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Osage Orange Bois D’Arc Maclura pomifera 100 Seeds

Osage Orange Bois D’Arc Maclura pomifera 100 Seeds

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Maclura pomifera, commonly known as Osage orange, hedge apple, or bodark, is a species of deciduous tree native to the central United States. Here are some key points about Maclura pomifera:

Description: Maclura pomifera is a medium-sized tree that can grow up to 15 to 20 meters tall. It has a rounded or irregular crown and thorny branches. The leaves are glossy, dark green, and arranged alternately on the branches. The fruit, often referred to as a "hedge apple" or "Osage orange," is a large, wrinkled, greenish-yellow sphere that resembles a brain or an orange.

Habitat: This tree is typically found in prairies, bottomlands, and along stream banks in the central United States, particularly in states like Oklahoma, Texas, Arkansas, and Missouri.

Historical Uses: Native American tribes, such as the Osage, Comanche, and Kiowa, historically used Maclura pomifera wood for making bows, hence its alternative name "Osage orange." The wood is strong, flexible, and durable, making it suitable for bow-making.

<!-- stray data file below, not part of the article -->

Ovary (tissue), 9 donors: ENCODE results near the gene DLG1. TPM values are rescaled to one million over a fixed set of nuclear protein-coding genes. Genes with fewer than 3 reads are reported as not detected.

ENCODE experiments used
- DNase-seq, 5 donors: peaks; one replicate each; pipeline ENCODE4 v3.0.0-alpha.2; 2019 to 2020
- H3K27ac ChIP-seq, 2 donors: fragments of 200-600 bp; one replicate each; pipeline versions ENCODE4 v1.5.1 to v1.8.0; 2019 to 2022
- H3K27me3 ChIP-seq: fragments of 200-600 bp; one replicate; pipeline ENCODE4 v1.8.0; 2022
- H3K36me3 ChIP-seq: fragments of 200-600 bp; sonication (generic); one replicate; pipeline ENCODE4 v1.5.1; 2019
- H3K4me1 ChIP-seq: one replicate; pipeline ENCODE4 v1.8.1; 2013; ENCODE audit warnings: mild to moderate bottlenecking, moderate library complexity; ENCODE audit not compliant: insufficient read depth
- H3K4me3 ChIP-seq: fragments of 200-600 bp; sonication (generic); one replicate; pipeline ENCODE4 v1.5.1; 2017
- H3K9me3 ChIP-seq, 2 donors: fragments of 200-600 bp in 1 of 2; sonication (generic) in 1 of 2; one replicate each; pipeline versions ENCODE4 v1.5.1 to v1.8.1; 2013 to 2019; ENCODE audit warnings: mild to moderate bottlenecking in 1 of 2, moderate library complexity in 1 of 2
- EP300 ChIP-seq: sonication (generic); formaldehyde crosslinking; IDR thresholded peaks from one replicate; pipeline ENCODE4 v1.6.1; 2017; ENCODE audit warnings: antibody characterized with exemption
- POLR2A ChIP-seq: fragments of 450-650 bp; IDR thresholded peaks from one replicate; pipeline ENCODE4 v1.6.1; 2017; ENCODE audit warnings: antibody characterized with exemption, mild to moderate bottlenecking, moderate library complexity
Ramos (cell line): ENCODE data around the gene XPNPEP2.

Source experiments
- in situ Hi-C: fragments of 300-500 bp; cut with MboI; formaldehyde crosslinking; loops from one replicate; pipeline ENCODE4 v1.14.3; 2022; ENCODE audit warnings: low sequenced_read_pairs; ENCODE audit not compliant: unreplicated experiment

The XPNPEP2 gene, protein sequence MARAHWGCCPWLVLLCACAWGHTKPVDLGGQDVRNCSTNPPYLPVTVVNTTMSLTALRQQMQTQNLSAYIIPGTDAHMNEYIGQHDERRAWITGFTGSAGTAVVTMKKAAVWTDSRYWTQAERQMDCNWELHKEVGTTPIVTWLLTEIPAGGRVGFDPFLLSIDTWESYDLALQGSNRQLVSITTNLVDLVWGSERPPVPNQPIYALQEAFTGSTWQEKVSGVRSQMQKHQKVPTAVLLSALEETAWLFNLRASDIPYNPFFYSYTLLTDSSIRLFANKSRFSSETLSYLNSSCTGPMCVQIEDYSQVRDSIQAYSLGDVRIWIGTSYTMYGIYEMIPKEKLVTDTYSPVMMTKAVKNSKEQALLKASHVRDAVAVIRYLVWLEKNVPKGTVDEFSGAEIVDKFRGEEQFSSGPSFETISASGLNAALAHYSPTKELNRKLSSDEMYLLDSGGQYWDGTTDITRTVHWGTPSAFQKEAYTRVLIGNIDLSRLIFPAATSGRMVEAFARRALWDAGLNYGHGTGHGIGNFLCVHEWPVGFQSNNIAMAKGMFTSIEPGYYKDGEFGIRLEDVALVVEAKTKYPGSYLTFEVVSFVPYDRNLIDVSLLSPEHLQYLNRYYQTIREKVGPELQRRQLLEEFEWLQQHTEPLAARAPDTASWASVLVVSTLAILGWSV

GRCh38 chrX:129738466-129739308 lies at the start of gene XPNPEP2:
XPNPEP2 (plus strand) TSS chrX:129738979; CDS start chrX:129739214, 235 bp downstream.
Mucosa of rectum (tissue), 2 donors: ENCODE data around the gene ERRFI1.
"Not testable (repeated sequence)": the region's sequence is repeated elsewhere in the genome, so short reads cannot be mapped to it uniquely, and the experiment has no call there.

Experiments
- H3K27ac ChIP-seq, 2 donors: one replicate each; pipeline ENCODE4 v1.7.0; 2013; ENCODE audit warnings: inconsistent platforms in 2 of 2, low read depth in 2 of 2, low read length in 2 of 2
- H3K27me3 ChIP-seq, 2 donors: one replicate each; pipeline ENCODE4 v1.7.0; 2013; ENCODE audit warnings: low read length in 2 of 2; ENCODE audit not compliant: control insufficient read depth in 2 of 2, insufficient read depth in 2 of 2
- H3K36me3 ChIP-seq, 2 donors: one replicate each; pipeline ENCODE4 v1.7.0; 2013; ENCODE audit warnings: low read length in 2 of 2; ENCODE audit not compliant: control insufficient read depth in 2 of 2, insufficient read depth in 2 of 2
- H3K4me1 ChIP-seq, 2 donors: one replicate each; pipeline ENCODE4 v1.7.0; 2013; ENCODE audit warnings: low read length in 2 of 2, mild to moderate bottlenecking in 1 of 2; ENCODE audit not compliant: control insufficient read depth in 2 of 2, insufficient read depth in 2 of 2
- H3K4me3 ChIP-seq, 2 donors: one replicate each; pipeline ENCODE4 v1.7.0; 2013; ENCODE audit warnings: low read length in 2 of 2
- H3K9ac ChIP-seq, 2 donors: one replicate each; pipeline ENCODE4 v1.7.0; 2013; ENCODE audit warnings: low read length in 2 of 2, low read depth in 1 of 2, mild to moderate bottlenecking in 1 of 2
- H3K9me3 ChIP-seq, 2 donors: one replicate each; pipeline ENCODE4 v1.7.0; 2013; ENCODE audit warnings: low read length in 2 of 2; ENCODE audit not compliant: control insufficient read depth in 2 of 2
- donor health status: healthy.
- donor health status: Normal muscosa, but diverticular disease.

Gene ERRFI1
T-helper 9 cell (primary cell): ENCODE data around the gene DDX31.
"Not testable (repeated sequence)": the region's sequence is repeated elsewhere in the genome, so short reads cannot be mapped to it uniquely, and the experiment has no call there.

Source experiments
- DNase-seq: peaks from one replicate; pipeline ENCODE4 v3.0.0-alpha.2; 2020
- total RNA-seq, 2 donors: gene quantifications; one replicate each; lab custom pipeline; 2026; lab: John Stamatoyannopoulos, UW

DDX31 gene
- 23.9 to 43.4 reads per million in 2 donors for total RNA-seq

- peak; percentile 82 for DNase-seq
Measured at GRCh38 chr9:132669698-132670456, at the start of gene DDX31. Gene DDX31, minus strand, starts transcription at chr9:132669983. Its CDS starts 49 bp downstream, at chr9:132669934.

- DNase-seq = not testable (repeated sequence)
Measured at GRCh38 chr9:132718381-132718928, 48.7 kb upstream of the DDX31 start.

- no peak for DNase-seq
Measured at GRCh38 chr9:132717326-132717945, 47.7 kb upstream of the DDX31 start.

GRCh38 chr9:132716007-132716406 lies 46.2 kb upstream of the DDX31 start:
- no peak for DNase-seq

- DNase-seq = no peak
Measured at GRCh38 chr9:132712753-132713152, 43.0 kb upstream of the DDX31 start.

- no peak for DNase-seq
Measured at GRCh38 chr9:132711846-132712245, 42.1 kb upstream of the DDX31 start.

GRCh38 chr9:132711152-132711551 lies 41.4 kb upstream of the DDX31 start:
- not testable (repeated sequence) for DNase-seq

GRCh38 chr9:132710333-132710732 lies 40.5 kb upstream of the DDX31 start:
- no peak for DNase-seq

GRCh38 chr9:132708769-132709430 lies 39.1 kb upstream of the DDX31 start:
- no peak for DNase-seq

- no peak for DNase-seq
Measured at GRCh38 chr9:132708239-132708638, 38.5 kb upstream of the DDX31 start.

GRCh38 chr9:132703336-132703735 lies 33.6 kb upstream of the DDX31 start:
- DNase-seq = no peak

Cultural Significance: Maclura pomifera has cultural significance in the regions where it grows. Its wood was highly valued by Native American tribes for crafting tools and weapons, and the fruit is sometimes used for decorative purposes or as a natural insect repellent.

Invasive Potential: While Maclura pomifera is native to the central United States, it has been introduced to other regions for ornamental purposes. In some areas outside its native range, it has the potential to become invasive and outcompete native vegetation.

Toxicity: The fruit of Maclura pomifera is not typically consumed by humans due to its bitter taste and potential toxicity. While there are anecdotal claims of its use as an insect repellent or natural pesticide, scientific evidence supporting its effectiveness is limited.

Ornamental Use: Despite its limited edible or practical uses, Maclura pomifera is sometimes planted as an ornamental tree in landscapes and gardens for its unique appearance and historical significance. Hardy in zones 4-9.

 

Growing Instructions

 

The seeds have a period of dormancy. They can be planted outdoors in the fall or winter for spring germination or they can be cold stratified to simulate winter conditions and to break their dormancy at any time of the year.

 

  1. Soak the seeds in water for 24 hours.
  2. Put the mixture in a ziplock bag.
  3. Put the bag in the refrigerator and leave it there for 30 days.
  4. The seeds like moist, well-drained soil. Prepare a mixture of half potting soil and half sand, perlite or vermiculite. Put the soil in a pot.
  5. Sow the seeds on the soil.
  6. Cover the seeds with a layer of soil.
  7. Water the soil so that it is moist but not wet.
  8. When the seedlings are a few inches tall, they can be transplanted.

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